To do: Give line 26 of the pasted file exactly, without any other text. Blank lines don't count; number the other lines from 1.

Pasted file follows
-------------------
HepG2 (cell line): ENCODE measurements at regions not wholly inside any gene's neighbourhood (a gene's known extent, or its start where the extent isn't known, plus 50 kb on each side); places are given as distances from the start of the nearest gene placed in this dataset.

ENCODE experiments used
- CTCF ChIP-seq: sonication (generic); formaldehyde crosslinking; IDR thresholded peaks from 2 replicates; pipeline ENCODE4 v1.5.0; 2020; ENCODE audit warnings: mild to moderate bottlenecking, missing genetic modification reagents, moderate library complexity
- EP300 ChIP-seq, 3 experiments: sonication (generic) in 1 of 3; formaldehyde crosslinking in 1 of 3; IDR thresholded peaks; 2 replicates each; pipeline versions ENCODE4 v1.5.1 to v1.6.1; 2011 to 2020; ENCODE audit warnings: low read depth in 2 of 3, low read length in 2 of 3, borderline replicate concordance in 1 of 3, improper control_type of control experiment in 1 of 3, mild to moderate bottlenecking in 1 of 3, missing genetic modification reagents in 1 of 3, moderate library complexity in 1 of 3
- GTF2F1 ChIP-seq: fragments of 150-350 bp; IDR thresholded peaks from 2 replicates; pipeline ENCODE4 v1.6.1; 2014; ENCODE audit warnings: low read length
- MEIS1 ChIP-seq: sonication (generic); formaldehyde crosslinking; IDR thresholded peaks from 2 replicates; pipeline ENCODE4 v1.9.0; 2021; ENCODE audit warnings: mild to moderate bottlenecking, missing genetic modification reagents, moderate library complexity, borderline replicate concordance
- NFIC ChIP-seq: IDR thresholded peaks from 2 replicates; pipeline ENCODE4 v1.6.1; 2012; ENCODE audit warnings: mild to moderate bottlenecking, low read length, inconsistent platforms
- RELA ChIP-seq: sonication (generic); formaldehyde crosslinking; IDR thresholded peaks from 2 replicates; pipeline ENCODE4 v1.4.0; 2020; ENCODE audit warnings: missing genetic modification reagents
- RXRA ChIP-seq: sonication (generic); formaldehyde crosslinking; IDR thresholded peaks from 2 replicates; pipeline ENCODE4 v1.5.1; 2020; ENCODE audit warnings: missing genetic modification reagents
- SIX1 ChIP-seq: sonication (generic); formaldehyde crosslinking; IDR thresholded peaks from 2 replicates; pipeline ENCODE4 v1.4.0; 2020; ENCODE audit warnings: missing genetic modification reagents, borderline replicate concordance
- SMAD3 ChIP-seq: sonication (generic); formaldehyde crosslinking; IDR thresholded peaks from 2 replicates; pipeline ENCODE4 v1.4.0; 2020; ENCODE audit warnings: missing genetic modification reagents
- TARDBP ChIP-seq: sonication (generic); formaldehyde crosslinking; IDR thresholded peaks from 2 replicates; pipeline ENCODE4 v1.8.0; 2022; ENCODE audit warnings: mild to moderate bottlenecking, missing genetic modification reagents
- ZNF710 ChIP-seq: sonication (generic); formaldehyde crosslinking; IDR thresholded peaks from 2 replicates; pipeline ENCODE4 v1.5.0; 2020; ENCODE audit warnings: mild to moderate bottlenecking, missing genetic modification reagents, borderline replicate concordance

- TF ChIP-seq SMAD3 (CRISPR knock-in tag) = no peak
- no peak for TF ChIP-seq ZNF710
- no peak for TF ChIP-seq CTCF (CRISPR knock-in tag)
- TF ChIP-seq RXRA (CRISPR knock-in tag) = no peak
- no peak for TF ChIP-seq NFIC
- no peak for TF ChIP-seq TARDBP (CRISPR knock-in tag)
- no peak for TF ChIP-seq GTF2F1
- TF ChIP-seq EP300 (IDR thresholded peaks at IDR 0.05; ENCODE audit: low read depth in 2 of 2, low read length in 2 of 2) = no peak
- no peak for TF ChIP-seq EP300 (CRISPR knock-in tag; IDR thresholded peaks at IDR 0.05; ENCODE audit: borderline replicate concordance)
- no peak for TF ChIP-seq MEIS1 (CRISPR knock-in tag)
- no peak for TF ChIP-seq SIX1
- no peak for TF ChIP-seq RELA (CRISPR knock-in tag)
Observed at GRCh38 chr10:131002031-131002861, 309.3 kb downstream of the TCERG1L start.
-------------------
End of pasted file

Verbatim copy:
Observed at GRCh38 chr10:131002031-131002861, 309.3 kb downstream of the TCERG1L start.